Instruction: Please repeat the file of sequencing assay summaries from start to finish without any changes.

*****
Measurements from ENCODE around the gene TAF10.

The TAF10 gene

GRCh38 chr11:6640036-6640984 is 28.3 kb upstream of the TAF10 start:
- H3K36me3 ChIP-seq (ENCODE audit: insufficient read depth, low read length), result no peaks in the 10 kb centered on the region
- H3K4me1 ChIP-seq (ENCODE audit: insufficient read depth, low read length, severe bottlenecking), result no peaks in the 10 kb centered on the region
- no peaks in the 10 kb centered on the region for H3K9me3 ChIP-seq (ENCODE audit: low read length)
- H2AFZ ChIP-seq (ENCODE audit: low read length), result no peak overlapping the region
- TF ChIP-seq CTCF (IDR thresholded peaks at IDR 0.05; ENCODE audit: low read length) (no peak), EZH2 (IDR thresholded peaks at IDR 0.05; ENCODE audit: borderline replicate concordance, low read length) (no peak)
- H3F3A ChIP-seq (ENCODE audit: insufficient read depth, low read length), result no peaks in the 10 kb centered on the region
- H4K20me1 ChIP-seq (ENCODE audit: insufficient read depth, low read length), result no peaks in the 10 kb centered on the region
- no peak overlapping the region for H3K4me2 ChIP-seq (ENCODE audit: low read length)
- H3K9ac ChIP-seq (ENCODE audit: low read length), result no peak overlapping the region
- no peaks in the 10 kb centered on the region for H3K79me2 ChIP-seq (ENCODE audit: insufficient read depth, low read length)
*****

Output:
Measurements from ENCODE around the gene TAF10.

The TAF10 gene

GRCh38 chr11:6640036-6640984 is 28.3 kb upstream of the TAF10 start:
- H3K36me3 ChIP-seq (ENCODE audit: insufficient read depth, low read length), result no peaks in the 10 kb centered on the region
- H3K4me1 ChIP-seq (ENCODE audit: insufficient read depth, low read length, severe bottlenecking), result no peaks in the 10 kb centered on the region
- no peaks in the 10 kb centered on the region for H3K9me3 ChIP-seq (ENCODE audit: low read length)
- H2AFZ ChIP-seq (ENCODE audit: low read length), result no peak overlapping the region
- TF ChIP-seq CTCF (IDR thresholded peaks at IDR 0.05; ENCODE audit: low read length) (no peak), EZH2 (IDR thresholded peaks at IDR 0.05; ENCODE audit: borderline replicate concordance, low read length) (no peak)
- H3F3A ChIP-seq (ENCODE audit: insufficient read depth, low read length), result no peaks in the 10 kb centered on the region
- H4K20me1 ChIP-seq (ENCODE audit: insufficient read depth, low read length), result no peaks in the 10 kb centered on the region
- no peak overlapping the region for H3K4me2 ChIP-seq (ENCODE audit: low read length)
- H3K9ac ChIP-seq (ENCODE audit: low read length), result no peak overlapping the region
- no peaks in the 10 kb centered on the region for H3K79me2 ChIP-seq (ENCODE audit: insufficient read depth, low read length)